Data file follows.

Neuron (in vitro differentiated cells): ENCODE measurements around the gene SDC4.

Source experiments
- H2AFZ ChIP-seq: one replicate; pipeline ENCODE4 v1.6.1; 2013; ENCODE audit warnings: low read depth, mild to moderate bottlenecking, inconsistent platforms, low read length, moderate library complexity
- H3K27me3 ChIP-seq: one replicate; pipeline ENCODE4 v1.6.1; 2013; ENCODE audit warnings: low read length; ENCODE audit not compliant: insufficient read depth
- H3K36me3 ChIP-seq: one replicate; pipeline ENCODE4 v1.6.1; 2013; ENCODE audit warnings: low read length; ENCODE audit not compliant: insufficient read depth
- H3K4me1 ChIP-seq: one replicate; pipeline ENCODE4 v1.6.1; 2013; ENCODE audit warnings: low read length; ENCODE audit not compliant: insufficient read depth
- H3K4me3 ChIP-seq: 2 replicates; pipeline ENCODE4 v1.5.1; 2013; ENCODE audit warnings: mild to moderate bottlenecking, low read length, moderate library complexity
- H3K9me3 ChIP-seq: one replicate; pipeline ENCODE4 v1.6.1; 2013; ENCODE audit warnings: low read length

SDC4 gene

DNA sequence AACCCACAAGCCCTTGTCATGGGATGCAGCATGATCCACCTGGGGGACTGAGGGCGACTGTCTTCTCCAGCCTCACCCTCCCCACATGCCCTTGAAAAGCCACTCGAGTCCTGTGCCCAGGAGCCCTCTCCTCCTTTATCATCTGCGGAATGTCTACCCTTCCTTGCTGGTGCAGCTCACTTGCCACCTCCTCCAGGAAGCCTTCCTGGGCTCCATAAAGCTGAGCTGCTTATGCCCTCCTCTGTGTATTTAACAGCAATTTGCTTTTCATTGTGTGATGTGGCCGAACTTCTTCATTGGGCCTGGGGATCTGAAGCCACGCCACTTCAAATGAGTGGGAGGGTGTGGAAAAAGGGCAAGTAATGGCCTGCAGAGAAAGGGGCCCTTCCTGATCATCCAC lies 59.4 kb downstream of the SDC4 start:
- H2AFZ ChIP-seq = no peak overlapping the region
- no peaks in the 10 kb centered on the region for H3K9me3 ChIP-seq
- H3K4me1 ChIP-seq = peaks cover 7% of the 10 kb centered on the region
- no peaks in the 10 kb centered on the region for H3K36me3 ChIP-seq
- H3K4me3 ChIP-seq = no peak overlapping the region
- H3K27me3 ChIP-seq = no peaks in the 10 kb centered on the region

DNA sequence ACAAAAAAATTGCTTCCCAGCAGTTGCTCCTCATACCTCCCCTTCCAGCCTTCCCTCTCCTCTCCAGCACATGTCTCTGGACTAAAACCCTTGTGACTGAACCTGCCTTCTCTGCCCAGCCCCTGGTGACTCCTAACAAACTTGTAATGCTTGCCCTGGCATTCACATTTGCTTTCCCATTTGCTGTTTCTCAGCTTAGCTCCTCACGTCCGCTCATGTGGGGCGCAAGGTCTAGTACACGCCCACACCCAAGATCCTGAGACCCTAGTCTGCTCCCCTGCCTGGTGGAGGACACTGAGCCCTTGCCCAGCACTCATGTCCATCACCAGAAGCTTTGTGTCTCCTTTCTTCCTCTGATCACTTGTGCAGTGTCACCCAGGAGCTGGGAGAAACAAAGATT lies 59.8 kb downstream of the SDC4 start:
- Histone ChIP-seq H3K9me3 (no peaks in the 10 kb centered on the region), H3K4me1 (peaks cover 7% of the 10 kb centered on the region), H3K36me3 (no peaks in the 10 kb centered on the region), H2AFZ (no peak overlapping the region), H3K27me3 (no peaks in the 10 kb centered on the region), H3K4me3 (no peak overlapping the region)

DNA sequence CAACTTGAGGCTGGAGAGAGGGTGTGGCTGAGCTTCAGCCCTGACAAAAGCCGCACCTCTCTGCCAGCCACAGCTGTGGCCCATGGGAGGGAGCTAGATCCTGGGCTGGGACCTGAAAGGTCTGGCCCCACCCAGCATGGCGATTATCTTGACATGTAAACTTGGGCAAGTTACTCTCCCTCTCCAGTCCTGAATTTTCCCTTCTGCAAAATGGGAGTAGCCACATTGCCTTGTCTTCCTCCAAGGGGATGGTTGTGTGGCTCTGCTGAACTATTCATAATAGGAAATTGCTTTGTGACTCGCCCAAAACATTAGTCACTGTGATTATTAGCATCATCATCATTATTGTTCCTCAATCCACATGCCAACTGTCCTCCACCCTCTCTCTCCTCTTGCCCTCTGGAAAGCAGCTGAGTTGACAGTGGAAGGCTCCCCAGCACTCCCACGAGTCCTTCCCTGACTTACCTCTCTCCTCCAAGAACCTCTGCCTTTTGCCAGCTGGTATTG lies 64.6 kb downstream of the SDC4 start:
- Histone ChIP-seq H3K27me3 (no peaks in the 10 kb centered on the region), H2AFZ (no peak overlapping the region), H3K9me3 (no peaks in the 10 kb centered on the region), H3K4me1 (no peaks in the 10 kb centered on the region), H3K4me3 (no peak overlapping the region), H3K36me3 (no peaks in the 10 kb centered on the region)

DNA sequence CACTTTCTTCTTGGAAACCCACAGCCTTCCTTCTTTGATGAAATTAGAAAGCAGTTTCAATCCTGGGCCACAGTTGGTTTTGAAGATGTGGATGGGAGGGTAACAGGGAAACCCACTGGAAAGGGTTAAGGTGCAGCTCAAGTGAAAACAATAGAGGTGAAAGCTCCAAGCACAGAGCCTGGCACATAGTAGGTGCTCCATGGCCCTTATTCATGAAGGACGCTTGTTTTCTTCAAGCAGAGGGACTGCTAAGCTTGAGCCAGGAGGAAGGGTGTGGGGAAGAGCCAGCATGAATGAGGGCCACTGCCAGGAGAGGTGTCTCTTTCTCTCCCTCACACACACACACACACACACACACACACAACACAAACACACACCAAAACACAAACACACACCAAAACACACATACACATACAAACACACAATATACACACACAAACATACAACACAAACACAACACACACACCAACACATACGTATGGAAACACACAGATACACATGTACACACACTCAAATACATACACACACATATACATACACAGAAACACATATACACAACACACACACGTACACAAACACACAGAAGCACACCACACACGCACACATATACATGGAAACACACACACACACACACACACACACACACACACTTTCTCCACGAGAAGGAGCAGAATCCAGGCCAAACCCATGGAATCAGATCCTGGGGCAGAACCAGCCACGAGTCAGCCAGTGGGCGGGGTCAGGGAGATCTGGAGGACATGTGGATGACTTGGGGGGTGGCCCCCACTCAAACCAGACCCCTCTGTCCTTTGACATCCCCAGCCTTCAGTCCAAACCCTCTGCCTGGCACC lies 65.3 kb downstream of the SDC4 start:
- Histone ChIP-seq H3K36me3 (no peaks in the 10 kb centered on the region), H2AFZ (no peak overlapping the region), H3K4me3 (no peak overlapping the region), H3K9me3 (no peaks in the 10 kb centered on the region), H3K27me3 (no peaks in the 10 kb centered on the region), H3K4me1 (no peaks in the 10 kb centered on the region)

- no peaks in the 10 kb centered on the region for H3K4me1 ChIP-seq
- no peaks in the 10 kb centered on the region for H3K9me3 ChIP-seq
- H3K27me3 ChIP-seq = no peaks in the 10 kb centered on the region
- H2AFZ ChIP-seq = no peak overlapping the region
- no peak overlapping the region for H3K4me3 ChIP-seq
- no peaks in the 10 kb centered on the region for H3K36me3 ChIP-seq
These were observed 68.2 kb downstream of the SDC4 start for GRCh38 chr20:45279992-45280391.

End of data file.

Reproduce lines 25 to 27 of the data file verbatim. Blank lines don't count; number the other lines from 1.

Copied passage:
- H3K27me3 ChIP-seq = no peaks in the 10 kb centered on the region
- H2AFZ ChIP-seq = no peak overlapping the region
- no peak overlapping the region for H3K4me3 ChIP-seq